• The Learner Voice: Nick Lund & Orlagh McCabe, Manchester Metropolitan University

    This presentation will examine the impact of using ‘Socrative’ student response system in interdisciplinary learning and teaching for undergraduate students.

    The Socrative system has been used this academic year to support collaborative learning, engage the student voice and develop innovative teaching techniques to support the overall student experience. Experiences of using this system with level 4/5/6 undergraduate students n various programmes in an interdisciplinary studies department will be drawn upon. Some of the advantages and disadvantages of this system will be highlighted in relation to developing pedagogical practice, engaging with quality enhancement/assurance, and the impact of this system in driving learning, development, partnership, engagement and reflective practices for students.

  • Bringing learning alive: Dee Vyas & Nillan Fakira, Manchester Metropolitan University

    We talk about students in the driving seat but pedagogical practices often still reflect a re-active way of learning. The presenters will share preliminary findings based on an innovative intervention developed and implemented at Manchester Metropolitan University in Art & Design and trialled with students during 2012-13. This project encouraged students to actively engage in creating their own interactive, media-rich portfolio in postcard format mixing real-life with media rich content to augment reality. The potential to use augmented reality for educational purposes has increased significantly since the wider use of mobile devices by teachers and students. Lessons learnt are shared and presenters will discuss with delegates how this intervention could be used in other learning and teaching situations.

  • The use of mobile technologies in Biosciences: A case Study: Dan Peart, University Centre at North Lindsey College

    This session will share the journey of an evolving case study, where a college based HE provider has made good use of tablet devices, enhancing the bioscience curriculum in new and richer ways, often controlled by the students themselves. The session will present the steps taken from initial thoughts and ideas to a point at which students and tutors collaborate to develop the use of mobile technologies and digital literacy skills. Staff and students will present to you, some of the unexpected findings which have been stumbled across, hoping to raise awareness of the considerations associated with the use of mobile technologies. We will share with you some of the exciting scholarship themes associated with this case study as well as how this initiative has informed the curriculum development and assessment strategies of re-validated provision.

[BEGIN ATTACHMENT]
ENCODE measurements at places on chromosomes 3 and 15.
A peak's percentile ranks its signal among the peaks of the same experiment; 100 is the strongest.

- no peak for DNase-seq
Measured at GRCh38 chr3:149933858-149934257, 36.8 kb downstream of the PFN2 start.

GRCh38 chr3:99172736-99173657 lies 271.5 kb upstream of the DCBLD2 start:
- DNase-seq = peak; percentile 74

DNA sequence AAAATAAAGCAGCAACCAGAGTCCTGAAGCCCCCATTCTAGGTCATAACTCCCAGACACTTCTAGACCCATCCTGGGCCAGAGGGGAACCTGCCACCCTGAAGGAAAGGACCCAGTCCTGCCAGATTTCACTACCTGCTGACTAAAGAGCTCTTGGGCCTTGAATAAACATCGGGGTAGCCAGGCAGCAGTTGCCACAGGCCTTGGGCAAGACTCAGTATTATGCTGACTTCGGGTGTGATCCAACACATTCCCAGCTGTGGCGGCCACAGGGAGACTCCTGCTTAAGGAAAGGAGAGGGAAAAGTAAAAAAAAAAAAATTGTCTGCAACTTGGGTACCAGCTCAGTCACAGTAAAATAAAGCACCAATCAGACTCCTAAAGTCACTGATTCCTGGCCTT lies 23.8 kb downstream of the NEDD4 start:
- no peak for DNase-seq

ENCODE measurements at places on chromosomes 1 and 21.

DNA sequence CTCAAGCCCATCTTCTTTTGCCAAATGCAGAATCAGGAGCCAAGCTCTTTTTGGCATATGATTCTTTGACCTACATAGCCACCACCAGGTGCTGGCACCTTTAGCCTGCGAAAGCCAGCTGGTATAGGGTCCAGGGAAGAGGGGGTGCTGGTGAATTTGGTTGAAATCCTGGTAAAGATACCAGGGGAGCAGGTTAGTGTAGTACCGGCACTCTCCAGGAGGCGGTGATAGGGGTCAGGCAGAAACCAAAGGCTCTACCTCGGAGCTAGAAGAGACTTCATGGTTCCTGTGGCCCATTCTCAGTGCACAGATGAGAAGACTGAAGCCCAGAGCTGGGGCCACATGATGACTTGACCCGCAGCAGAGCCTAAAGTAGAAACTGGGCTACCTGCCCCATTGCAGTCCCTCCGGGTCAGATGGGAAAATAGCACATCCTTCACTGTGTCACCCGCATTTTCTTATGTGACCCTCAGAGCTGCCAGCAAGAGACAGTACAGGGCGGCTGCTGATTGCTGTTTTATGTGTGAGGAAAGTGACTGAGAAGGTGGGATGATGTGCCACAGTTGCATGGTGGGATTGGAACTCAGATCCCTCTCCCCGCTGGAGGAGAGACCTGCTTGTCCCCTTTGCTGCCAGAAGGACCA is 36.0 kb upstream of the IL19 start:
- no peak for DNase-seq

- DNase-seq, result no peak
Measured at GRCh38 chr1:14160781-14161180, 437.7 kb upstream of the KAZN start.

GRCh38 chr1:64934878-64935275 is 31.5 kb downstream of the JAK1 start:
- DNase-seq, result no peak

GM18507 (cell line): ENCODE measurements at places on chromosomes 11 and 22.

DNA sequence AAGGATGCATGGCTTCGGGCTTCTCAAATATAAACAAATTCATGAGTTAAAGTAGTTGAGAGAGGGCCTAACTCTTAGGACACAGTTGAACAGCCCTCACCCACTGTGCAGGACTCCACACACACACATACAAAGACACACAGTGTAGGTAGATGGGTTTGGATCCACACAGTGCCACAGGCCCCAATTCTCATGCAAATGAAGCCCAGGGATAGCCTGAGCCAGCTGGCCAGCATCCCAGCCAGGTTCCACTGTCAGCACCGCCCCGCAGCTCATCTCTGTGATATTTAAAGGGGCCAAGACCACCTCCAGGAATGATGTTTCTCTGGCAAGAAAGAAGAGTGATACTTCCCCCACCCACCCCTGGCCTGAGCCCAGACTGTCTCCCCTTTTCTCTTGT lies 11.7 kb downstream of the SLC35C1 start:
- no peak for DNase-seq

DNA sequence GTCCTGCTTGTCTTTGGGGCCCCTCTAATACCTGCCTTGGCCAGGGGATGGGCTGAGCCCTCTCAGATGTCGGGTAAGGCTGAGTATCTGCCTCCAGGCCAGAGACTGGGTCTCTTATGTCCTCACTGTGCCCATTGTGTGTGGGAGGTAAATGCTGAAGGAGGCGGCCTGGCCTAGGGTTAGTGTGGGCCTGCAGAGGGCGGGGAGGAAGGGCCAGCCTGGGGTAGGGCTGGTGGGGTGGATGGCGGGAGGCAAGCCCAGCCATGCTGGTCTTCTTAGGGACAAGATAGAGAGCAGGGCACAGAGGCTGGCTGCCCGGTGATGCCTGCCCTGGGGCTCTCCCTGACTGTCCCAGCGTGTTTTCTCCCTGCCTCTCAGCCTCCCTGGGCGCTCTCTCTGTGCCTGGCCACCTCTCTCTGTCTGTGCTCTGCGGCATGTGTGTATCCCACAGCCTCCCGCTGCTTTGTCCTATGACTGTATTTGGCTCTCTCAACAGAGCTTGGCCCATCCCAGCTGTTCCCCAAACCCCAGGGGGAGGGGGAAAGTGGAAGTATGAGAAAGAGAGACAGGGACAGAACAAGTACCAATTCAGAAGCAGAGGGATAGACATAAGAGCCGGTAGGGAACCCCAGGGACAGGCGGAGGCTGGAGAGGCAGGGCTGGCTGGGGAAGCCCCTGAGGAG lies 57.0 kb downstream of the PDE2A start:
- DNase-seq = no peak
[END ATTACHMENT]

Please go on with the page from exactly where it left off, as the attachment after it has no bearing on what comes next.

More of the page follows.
• Empowering Students Through Learning Space Design: Jonathan Rhodes & Matthew Green, University of Wolverhampton

    Economies of scale often result in institutions providing a suite of teaching rooms that contain the same front facing rows of chairs with a standardised IT provision. These rooms can reinforce traditional staff/student power relationships, encouraging objectivist approaches to Learning and Teaching and fostering passive student learning behaviour. In an effort to change this the Learning and Teaching Test Environment (LaTTE) project at the University of Wolverhampton designed, delivered and evaluated a learning space in which students would have the flexibility and authority to become partners in their own learning.

    Early indications suggest the environment is a success; students are actively adapting their Learning and Teaching styles, resulting in better engagement and anecdotally greater achievement. The knowledge developed through this practical approach to learning space design is impacting positively on the design of all teaching rooms across the institution and the learning experience of those students that inhabit the spaces.

  • Designing for learning: Putting tutors at the heart of the system: Will Stewart, University of Bradford

    Will believes that before you can put students at the centre of their own learning, you need to have teachers who are able to design opportunities for their students to learn, and an education system that trusts them to do this.